Background : EM Physicians have high rates of burnout. Mindfulness training has been highlighted as an effective individual-focused strategy in meta-analyses of interventions for physicians aimed at reducing burnout. However, there is no established best practice for how to introduce mindfulness into resident education. Published studies have thus far investigated the effects of mindfulness interventions mainly in primary care doctors. Studies involving EM residents are urgently needed to establish best practices that are unique to Emergency Medicine.
Objective : Our purpose is to share the experience gained at Emory in the incorporation of mindfulness practices into resident education. It is our hope that this will start a broader conversation about how these valuable practices can be demystified and understood simply in order to allow residents and faculty to benefit from them in the real world of EM clinical practice and education. We will also discuss two of our current research projects in this area.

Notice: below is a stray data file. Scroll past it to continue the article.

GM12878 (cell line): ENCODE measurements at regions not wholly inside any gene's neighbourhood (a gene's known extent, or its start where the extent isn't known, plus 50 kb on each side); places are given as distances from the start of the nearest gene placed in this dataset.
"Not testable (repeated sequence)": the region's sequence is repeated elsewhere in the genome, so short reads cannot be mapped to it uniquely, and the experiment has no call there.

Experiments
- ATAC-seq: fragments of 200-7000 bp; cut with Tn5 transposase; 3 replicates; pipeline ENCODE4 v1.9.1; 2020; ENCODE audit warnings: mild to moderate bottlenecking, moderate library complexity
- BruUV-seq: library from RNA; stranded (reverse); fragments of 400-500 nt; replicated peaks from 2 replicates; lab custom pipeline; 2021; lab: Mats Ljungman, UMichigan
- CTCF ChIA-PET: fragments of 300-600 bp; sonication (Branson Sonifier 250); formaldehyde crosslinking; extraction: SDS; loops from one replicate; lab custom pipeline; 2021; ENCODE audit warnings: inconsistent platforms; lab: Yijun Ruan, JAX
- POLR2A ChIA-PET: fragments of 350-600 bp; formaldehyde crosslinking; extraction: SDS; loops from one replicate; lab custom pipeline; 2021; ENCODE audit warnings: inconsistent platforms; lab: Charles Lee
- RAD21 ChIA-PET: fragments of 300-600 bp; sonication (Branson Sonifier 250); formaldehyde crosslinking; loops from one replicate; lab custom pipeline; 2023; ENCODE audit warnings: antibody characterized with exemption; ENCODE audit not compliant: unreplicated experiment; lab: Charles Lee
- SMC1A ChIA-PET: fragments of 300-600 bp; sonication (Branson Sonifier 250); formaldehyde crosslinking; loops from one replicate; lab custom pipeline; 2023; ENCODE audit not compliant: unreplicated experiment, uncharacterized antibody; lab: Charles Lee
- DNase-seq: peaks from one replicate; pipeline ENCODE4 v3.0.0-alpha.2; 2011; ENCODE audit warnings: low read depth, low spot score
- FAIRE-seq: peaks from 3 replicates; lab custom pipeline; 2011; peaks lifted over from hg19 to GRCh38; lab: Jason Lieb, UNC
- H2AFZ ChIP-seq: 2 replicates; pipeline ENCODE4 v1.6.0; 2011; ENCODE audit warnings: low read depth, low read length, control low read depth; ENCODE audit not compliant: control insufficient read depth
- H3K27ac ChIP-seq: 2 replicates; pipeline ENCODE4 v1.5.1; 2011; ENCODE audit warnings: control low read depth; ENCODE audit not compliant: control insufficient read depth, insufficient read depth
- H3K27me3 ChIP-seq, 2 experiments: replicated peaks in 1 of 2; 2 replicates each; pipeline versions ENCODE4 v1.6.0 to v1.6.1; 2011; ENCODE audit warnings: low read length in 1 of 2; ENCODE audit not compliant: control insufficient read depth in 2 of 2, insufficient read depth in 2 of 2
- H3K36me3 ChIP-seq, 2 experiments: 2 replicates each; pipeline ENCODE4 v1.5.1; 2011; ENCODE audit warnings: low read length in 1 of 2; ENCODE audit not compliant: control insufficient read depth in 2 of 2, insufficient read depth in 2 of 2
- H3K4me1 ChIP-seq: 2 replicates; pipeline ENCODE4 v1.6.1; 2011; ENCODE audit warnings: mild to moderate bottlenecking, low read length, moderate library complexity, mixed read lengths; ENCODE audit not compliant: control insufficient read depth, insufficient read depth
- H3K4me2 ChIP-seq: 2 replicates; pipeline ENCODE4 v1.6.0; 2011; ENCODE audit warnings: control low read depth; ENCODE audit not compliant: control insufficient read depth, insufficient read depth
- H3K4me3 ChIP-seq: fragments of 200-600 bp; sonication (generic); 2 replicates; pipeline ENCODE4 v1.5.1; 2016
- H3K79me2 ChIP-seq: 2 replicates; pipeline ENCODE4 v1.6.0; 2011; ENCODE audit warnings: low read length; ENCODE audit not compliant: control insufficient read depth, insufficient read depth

Methods : In one completed study, EM residents underwent a 2.5 hour mindfulness training course during their resident retreat. The objective of this study was to design and deliver a novel EM-centered abbreviated mindfulness training to reduce levels of burnout and perceived stress. In a second ongoing study, we applied heart rate variability monitors to residents who were exposed to a mindfulness intervention or active control before a high-fidelity simulated medical resuscitation to investigate their stress modulation.
Outcomes : In the completed study, the mindfulness training significantly reduced emotional exhaustion and perceived stress linearly across three time points. In the month after the retreat, 64% of residents were using mindfulness techniques at least 2-3 times per week on shift in the ED. We have built-in mindfulness sessions in our wellness curriculum that support the resident’s ongoing mindfulness practice. In the second study, we have data on 56 residents and will complete testing in April.